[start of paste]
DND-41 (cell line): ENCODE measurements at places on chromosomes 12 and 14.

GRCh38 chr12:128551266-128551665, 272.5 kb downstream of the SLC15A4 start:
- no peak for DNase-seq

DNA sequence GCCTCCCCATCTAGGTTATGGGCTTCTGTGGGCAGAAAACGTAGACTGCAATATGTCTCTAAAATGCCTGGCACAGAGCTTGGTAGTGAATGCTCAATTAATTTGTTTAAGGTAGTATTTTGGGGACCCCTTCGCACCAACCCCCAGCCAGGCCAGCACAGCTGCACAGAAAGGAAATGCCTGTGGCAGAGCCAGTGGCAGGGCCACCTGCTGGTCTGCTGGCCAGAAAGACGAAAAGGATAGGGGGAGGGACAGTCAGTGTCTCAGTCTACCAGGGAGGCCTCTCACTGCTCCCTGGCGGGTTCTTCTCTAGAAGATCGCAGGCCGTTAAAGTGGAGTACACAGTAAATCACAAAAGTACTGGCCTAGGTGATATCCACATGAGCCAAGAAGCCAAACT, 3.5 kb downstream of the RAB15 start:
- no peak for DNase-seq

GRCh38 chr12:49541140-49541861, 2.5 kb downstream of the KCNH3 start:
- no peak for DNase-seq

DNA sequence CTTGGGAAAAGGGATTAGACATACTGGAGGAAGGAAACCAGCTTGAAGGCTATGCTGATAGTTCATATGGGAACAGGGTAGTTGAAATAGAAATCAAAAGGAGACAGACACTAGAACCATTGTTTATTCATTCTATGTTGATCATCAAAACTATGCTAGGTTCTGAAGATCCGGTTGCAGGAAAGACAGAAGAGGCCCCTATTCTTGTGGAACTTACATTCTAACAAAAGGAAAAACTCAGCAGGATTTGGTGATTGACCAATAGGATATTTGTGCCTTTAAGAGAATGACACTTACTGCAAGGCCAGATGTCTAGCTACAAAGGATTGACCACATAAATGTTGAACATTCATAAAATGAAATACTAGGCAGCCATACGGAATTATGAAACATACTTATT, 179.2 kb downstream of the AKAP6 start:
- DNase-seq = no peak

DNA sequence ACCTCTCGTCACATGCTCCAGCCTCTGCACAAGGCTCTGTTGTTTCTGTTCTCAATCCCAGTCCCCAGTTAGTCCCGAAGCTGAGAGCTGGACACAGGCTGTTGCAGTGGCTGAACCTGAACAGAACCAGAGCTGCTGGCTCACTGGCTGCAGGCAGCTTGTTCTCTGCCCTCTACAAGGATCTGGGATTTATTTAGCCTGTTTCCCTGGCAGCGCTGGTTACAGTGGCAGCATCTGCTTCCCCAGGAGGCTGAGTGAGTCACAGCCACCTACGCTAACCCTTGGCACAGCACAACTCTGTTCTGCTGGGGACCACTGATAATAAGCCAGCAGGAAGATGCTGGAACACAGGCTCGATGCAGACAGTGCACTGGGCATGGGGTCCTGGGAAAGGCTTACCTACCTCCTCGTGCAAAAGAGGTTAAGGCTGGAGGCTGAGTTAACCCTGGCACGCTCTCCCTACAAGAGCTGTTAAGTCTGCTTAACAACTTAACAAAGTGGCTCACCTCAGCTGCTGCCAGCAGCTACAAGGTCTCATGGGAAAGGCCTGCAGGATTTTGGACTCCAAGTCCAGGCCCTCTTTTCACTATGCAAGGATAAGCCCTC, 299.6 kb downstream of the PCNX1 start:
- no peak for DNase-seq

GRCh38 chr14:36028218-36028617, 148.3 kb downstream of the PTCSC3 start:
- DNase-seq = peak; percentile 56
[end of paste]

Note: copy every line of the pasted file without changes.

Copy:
DND-41 (cell line): ENCODE measurements at places on chromosomes 12 and 14.

GRCh38 chr12:128551266-128551665, 272.5 kb downstream of the SLC15A4 start:
- no peak for DNase-seq

DNA sequence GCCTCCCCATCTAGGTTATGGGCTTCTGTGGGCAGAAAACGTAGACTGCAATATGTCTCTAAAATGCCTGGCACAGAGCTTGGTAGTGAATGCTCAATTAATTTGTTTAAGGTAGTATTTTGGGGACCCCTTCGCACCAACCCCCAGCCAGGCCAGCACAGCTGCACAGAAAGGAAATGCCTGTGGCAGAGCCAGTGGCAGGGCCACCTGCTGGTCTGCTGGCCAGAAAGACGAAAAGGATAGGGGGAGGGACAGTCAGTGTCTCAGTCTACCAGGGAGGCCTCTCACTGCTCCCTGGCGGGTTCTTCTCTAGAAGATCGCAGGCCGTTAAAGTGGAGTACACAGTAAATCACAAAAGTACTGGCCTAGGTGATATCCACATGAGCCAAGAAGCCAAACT, 3.5 kb downstream of the RAB15 start:
- no peak for DNase-seq

GRCh38 chr12:49541140-49541861, 2.5 kb downstream of the KCNH3 start:
- no peak for DNase-seq

DNA sequence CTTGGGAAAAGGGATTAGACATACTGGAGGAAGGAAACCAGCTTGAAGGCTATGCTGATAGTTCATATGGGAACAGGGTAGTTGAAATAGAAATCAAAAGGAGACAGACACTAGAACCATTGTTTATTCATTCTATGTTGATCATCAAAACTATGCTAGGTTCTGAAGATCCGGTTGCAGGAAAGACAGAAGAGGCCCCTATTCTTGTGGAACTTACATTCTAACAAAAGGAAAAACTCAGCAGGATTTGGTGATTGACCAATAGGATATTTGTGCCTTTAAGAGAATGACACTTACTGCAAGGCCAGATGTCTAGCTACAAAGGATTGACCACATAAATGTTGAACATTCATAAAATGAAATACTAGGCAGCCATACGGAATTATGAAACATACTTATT, 179.2 kb downstream of the AKAP6 start:
- DNase-seq = no peak

DNA sequence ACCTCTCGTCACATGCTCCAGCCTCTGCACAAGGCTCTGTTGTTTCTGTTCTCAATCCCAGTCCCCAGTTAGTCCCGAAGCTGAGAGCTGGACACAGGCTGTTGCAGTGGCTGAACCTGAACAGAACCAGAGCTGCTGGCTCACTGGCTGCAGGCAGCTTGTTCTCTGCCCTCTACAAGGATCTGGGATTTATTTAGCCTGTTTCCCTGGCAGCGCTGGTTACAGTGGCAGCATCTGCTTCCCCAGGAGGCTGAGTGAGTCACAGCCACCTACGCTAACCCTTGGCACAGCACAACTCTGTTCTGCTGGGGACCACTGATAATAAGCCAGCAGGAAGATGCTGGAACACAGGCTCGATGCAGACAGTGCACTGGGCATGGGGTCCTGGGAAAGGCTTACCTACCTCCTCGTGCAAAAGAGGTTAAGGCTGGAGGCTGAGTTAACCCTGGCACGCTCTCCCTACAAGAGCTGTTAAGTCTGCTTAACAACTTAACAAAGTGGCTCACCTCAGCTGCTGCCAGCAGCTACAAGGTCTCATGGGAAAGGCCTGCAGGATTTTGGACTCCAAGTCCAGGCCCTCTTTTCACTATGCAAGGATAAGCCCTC, 299.6 kb downstream of the PCNX1 start:
- no peak for DNase-seq

GRCh38 chr14:36028218-36028617, 148.3 kb downstream of the PTCSC3 start:
- DNase-seq = peak; percentile 56